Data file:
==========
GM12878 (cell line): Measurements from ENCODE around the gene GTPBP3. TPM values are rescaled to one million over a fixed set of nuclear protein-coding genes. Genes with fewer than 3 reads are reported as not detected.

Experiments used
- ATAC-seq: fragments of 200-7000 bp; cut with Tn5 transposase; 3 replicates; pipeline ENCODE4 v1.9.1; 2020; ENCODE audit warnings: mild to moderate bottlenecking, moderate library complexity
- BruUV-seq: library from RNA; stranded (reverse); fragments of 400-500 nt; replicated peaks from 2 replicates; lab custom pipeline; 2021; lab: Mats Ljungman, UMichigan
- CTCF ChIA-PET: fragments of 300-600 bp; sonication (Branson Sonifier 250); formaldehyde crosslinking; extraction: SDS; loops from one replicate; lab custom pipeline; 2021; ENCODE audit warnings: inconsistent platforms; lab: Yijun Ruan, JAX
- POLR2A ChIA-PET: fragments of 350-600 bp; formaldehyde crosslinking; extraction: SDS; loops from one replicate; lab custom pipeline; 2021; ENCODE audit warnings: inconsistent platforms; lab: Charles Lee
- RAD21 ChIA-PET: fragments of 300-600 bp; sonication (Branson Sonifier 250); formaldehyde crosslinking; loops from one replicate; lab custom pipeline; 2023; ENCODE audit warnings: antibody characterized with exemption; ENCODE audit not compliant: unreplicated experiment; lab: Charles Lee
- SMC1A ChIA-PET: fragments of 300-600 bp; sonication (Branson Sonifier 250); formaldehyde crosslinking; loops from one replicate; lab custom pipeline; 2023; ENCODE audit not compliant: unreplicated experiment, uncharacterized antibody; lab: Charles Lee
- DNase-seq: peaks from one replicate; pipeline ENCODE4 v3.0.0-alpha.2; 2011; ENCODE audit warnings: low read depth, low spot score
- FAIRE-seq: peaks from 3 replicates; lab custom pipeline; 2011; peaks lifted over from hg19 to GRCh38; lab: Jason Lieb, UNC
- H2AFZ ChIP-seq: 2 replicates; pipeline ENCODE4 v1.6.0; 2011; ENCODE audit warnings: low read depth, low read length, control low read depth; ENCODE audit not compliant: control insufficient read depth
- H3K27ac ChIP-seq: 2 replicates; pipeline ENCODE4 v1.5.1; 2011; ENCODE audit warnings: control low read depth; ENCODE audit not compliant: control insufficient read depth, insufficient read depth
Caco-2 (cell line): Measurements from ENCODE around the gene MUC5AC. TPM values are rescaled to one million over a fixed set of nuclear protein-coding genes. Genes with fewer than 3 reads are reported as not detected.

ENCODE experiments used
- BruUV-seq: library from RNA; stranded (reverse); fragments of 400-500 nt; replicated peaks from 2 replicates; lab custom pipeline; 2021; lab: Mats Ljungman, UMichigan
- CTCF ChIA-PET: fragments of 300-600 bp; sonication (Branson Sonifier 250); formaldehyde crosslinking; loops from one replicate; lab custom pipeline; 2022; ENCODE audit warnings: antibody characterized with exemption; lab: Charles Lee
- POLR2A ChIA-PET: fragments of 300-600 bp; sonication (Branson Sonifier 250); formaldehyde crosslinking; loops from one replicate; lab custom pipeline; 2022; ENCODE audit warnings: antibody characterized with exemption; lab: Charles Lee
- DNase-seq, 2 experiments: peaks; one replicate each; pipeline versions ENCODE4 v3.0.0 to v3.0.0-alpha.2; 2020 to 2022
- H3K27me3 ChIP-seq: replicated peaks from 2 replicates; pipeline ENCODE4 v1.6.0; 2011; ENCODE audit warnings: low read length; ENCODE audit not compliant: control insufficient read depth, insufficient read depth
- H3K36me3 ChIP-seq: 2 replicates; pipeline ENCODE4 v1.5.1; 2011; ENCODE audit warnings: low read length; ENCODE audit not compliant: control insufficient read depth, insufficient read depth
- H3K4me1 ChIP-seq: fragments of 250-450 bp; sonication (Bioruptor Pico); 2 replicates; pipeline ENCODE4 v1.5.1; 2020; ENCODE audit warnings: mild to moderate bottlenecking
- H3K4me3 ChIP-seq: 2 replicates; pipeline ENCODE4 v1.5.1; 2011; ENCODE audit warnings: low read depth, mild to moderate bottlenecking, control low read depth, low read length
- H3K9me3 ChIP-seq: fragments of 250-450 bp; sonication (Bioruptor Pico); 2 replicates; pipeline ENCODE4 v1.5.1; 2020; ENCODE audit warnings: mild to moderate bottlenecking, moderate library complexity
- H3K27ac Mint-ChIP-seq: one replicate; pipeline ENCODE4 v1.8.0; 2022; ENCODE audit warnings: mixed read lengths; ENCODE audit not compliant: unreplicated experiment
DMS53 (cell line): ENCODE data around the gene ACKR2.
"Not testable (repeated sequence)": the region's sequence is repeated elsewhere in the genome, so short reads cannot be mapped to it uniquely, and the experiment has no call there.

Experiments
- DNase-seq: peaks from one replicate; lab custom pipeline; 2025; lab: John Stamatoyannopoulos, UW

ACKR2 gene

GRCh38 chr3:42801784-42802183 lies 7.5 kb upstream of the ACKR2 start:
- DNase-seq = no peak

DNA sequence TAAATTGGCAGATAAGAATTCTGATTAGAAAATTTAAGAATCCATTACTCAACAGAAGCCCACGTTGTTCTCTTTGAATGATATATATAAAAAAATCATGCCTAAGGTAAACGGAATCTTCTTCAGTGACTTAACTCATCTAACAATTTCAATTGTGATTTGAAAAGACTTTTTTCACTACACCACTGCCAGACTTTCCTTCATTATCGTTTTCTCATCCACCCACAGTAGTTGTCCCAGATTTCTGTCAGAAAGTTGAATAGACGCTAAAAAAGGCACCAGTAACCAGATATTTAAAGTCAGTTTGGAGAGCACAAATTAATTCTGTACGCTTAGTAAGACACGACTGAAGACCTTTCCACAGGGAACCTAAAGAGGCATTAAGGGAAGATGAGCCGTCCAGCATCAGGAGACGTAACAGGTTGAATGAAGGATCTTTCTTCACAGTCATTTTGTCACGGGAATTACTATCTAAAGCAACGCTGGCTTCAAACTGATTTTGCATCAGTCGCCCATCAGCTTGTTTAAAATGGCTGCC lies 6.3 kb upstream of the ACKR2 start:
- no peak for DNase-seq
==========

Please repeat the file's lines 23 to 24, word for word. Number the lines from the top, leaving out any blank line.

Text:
- H3K9me3 ChIP-seq: fragments of 250-450 bp; sonication (Bioruptor Pico); 2 replicates; pipeline ENCODE4 v1.5.1; 2020; ENCODE audit warnings: mild to moderate bottlenecking, moderate library complexity
- H3K27ac Mint-ChIP-seq: one replicate; pipeline ENCODE4 v1.8.0; 2022; ENCODE audit warnings: mixed read lengths; ENCODE audit not compliant: unreplicated experiment